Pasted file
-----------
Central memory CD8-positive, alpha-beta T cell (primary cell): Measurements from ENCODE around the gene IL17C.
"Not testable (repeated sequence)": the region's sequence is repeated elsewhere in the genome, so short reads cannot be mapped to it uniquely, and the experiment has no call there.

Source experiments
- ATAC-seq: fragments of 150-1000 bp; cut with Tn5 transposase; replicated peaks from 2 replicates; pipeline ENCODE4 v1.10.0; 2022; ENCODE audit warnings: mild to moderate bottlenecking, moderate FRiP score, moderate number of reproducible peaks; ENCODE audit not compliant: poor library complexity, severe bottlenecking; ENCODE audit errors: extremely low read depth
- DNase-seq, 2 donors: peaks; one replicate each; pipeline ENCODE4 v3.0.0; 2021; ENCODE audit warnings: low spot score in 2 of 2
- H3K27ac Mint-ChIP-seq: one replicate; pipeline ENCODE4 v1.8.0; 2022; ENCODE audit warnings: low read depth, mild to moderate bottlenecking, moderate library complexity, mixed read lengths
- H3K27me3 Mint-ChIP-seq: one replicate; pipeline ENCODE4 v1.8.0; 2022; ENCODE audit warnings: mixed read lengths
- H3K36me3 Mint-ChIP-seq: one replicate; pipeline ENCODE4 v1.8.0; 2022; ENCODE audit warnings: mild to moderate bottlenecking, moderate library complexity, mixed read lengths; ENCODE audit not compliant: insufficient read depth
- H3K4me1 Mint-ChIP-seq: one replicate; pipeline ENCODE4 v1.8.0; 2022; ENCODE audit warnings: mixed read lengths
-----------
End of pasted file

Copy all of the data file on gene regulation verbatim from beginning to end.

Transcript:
Central memory CD8-positive, alpha-beta T cell (primary cell): Measurements from ENCODE around the gene IL17C.
"Not testable (repeated sequence)": the region's sequence is repeated elsewhere in the genome, so short reads cannot be mapped to it uniquely, and the experiment has no call there.

Source experiments
- ATAC-seq: fragments of 150-1000 bp; cut with Tn5 transposase; replicated peaks from 2 replicates; pipeline ENCODE4 v1.10.0; 2022; ENCODE audit warnings: mild to moderate bottlenecking, moderate FRiP score, moderate number of reproducible peaks; ENCODE audit not compliant: poor library complexity, severe bottlenecking; ENCODE audit errors: extremely low read depth
- DNase-seq, 2 donors: peaks; one replicate each; pipeline ENCODE4 v3.0.0; 2021; ENCODE audit warnings: low spot score in 2 of 2
- H3K27ac Mint-ChIP-seq: one replicate; pipeline ENCODE4 v1.8.0; 2022; ENCODE audit warnings: low read depth, mild to moderate bottlenecking, moderate library complexity, mixed read lengths
- H3K27me3 Mint-ChIP-seq: one replicate; pipeline ENCODE4 v1.8.0; 2022; ENCODE audit warnings: mixed read lengths
- H3K36me3 Mint-ChIP-seq: one replicate; pipeline ENCODE4 v1.8.0; 2022; ENCODE audit warnings: mild to moderate bottlenecking, moderate library complexity, mixed read lengths; ENCODE audit not compliant: insufficient read depth
- H3K4me1 Mint-ChIP-seq: one replicate; pipeline ENCODE4 v1.8.0; 2022; ENCODE audit warnings: mixed read lengths